Of note, five of the seven patients (two in primary care and three in the emergency department) needed to attend more than once before any onward referral for investigation was made. This may reflect some uncertainty amongst non-specialist colleagues on the frontline, which may be arising from a lack of clarity within the specialist (i.e., neurosurgical/spinal) community itself, where the timing of surgery for acute discogenic foot drop remains a point of discussion [23, 29]. We hope that the series presented will help in timely suspicion and investigation of acute lumbar spine aetiology.

A flow chart illustrating a suggested work-up for bilateral acute foot drop presentation is shown in Fig. 2. We believe that such patients ought to undergo surgical decompression of the nerve roots as soon as possible, to minimise the degree and duration of damage to the nerve, and hence improve the chance of recovery. However, neural recovery may be influenced by the presence of concomitant morbidity, including diabetes, obesity, and peripheral vascular disease.

Fig. 2
figure2

A flow chart illustrating a suggested work-up for bilateral acute foot drop presentation

Limitations

The retrospective nature of this report is an obvious limitation. Could it be that the condition of acute and bilateral foot drop due to degenerative disc disease is not rare and may be underreported? One might consider that with unilateral foot drop being a much commoner situation, it may lower the interest of reporting bilateral cases. Or could it be that underreporting might be due to the fact that the line of conduct and recommendations for treatment do not differ? In our view, the reporting of seven cases encountered over 13 years suggests otherwise. Furthermore, the reality of the rarity of the presentation of acute bilateral foot drop is underlined if we consider that between the authors, we have been in practice for a collective of >100 years.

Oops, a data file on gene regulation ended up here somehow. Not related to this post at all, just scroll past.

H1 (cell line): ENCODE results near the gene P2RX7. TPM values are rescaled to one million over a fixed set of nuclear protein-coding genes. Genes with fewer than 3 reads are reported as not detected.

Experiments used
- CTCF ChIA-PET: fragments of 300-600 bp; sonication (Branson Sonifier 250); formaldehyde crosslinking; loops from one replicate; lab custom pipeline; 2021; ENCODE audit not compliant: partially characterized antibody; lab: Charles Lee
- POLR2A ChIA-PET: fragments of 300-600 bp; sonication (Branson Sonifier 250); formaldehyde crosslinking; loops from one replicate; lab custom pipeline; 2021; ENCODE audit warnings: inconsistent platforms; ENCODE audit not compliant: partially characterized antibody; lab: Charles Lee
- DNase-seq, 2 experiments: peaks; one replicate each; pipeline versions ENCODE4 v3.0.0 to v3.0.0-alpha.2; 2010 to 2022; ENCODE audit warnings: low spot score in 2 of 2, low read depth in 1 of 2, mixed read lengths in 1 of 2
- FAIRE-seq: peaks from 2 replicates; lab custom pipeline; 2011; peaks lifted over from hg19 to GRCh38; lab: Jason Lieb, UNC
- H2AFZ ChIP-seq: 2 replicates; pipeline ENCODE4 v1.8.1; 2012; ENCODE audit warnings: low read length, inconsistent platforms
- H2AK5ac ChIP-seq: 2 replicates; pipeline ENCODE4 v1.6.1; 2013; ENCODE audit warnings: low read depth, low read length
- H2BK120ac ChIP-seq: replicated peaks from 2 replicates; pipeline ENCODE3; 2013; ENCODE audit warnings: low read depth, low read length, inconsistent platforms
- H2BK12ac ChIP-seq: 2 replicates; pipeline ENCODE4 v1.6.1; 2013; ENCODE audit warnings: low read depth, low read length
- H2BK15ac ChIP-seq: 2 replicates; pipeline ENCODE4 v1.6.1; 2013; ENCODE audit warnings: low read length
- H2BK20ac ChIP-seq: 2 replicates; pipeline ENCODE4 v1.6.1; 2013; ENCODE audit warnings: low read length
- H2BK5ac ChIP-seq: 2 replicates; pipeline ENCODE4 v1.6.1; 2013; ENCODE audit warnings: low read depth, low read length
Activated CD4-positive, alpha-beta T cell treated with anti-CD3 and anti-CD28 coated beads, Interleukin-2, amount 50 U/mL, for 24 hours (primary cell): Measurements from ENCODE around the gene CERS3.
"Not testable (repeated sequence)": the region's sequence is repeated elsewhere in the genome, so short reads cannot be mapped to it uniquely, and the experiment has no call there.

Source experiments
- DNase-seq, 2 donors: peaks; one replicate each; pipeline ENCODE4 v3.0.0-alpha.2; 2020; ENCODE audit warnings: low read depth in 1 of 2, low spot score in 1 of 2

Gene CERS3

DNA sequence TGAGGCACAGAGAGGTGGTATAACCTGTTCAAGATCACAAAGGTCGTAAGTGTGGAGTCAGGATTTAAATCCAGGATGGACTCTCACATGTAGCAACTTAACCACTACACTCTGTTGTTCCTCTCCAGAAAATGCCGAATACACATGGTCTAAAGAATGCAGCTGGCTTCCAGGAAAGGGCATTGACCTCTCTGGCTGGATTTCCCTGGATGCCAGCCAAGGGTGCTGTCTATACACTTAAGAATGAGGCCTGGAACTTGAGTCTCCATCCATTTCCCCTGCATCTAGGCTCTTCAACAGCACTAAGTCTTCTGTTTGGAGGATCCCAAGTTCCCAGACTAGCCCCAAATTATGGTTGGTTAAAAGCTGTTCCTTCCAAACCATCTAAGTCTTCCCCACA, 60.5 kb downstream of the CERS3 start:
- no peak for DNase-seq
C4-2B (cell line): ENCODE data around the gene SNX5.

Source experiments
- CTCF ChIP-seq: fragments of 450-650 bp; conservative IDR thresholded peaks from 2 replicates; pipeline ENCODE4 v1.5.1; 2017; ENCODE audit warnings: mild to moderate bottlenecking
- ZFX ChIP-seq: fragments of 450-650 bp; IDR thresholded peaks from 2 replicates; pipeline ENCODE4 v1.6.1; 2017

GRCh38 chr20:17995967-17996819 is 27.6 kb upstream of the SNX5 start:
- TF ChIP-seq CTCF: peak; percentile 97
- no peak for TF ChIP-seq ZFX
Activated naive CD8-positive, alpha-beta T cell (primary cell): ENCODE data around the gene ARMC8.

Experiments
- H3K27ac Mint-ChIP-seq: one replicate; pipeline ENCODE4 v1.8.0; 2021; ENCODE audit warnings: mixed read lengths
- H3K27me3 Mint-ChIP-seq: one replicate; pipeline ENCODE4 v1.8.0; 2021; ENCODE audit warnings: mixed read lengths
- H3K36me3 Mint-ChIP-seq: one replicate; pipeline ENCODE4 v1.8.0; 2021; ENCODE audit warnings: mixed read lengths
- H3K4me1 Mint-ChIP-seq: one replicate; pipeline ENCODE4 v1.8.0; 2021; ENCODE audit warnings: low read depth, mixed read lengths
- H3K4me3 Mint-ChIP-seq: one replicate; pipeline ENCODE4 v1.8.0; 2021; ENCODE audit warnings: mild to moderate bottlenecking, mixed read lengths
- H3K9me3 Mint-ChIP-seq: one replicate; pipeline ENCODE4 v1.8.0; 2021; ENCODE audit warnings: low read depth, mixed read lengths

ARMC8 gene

Conclusion

Bilateral foot drop can occur in chronic fashion as a sequela of systemic disease. However, when bilateral foot drop occurs acutely, we encourage the consideration of degenerative spinal disease in the differential diagnosis. Communicating this with colleagues in receiving/referring specialties might be prudent. Relevant discopathy was observed from L2/3 to L5/S1. The prognosis seems to be pretty good with respect to recovery of the foot drop, especially if partial at presentation and if treated within 48 h.

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Correspondence to Andreas K. Demetriades.

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Demetriades, A.K., Mancuso-Marcello, M., Baig Mirza, A. et al. Acute bilateral foot drop with or without cauda equina syndrome—a case series. Acta Neurochir (2021). https://doi.org/10.1007/s00701-021-04735-0

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Keywords

  • Footdrop
  • Bilateral footdrop
  • Acute bilateral footdrop
  • Cauda equina syndrome
  • Lumbar stenosis
  • Lumbar disc prolapse
  • Lumbar disc prolapse
  • Degenerative spine disease
  • Surgical treatment
  • Timing of surgery